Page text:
By FPA member, Catherine M. Seeber, CFP®
Last Updated: February 11, 2013
You're standing waiting for public transportation, waiting in line for groceries, sitting around with a bunch of friends……how many people do you see looking down at mobile devices?
Gone are the days of physical document trails and the passing down of photo albums. Think about it, if you were to die tomorrow, how much of your information is digital? Who would have access to both your financial and personal information? What information would you actually want to have available?
The first thing you should do is separate your digital accounts into two categories: financial and personal (business is assumed controlled by your employer, for argument’s sake). Examples of financial data would include online bank accounts, brokerage accounts, medical history with your insurance provider, life insurance companies, credit card accounts, tax prep service accounts, etc.
Personal data examples would be social networking sites (LinkedIn, Facebook, Twitter, email, Match.com), photo galleries, home computer hard drive, iPhone data and applications, reward programs/benefits, marketplace accounts (eBay, Amazon, iTunes), etc.
There are laws being created and reviewed to address these privacy issues that go beyond the scope of this discussion and have been developed as a result of horror stories (suicide investigations, spouses left with no online access to joint bank accounts, etc.). The laws are vast and complicated but that shouldn’t stop you from passing on the keys to your digital kingdom.
To assist, sample language has been developed for your estate planning documents such as your power of attorney and will. As you have given thought to with whom you would trust to handle your matters, think of who you would like to appoint as your digital executor. Would it be the same person? Written authority may grant an attorney-in-fact specific powers to administer digital assets. At the very least, a will should include specific powers to handle digital assets and a definition of digital assets. Finally, it may be desirable to reference an external list of digital assets and relevant user names and passwords for your finances.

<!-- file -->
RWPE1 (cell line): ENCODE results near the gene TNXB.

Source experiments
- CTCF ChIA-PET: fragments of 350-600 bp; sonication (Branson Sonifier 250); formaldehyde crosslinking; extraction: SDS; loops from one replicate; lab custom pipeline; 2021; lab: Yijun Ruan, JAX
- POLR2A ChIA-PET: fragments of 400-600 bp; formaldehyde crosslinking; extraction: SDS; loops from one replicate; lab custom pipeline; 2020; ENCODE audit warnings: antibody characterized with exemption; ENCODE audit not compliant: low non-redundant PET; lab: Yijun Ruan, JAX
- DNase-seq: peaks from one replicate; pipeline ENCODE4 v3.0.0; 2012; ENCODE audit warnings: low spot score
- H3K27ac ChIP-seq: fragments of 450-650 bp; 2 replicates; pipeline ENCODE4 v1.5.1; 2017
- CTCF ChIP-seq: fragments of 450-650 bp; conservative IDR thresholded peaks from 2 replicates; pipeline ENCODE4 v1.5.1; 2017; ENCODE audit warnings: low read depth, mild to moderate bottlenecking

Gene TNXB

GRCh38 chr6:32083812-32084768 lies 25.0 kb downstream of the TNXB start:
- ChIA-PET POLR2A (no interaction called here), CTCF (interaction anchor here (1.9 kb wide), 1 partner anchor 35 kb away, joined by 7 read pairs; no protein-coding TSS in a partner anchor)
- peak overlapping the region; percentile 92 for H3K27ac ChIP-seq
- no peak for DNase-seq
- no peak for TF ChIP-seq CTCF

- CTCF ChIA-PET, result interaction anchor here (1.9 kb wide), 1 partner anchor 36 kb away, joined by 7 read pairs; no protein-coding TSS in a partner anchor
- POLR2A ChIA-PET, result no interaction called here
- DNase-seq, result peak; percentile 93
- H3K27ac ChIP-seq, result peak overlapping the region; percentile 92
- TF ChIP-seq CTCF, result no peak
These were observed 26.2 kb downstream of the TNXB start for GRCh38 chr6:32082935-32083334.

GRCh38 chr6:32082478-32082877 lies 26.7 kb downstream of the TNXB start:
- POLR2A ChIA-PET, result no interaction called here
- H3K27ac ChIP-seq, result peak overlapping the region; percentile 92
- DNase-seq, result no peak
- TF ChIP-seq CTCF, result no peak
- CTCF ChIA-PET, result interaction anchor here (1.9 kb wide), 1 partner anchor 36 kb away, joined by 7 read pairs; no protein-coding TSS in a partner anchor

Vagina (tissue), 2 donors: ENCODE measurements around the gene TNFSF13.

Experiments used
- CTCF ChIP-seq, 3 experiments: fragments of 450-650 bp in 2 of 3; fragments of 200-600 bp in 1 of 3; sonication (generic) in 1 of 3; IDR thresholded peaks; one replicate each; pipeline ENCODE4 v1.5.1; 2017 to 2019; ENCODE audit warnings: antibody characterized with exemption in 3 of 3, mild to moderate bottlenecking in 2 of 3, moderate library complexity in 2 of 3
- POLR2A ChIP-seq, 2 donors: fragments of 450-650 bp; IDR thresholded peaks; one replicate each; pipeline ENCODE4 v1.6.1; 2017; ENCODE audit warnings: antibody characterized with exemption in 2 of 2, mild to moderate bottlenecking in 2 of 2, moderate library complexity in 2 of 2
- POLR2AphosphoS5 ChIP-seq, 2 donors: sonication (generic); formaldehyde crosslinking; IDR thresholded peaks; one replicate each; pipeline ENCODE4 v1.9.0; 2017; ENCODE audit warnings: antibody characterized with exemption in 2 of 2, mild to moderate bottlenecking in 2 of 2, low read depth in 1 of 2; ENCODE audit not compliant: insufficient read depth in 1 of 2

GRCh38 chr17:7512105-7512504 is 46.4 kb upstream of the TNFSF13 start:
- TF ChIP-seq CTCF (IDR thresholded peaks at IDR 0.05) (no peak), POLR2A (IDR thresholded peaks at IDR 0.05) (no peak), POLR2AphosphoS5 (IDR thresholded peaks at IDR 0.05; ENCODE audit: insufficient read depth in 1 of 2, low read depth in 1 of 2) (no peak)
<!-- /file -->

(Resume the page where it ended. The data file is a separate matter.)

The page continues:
Your non-financial digital assets, however, are a different story. Before you create this list of who you would want to grant access to and to what, you should review the terms of services on your digital social media accounts. The terms of service for social media sites can take precedence over your estate planning documents and state laws.
At the very least, make a comprehensive list of the websites where you frequent and how you access them. There are likely a number of sites you view routinely and don’t realize should be part of your inventory. Pay attention and begin documenting the sites where your electronic entry is password-protected.
There are also recommended storage options for this information. Some planners recommend that the list be kept on a USB flash drive or similar device, and then stored in a fireproof safe or other secure location. Another option is to pay a minimal fee for cloud storage services. In either case, it is a good idea to let family members and your financial power of attorney know where to locate the information.
It is essential to plan ahead so your fiduciaries and family members have full access to your accounts and devices in case of an unexpected period of incapacity or death. Creating a list is just the beginning. You should discuss this with your financial planner and consult with an attorney licensed to practice in your state concerning your own situation. And once you create the list, be sure to keep it updated.
FPA member Catherine M. Seeber, CFP®, is a Principal and Senior Financial Advisor with Wescott Financial Advisory Group, LLC, an SEC-registered, fee-only investment advisory and wealth management firm. Cathy also serves as the Chair of the Financial Planning Association (FPA) of the Philadelphia Tri-State Area Chapter.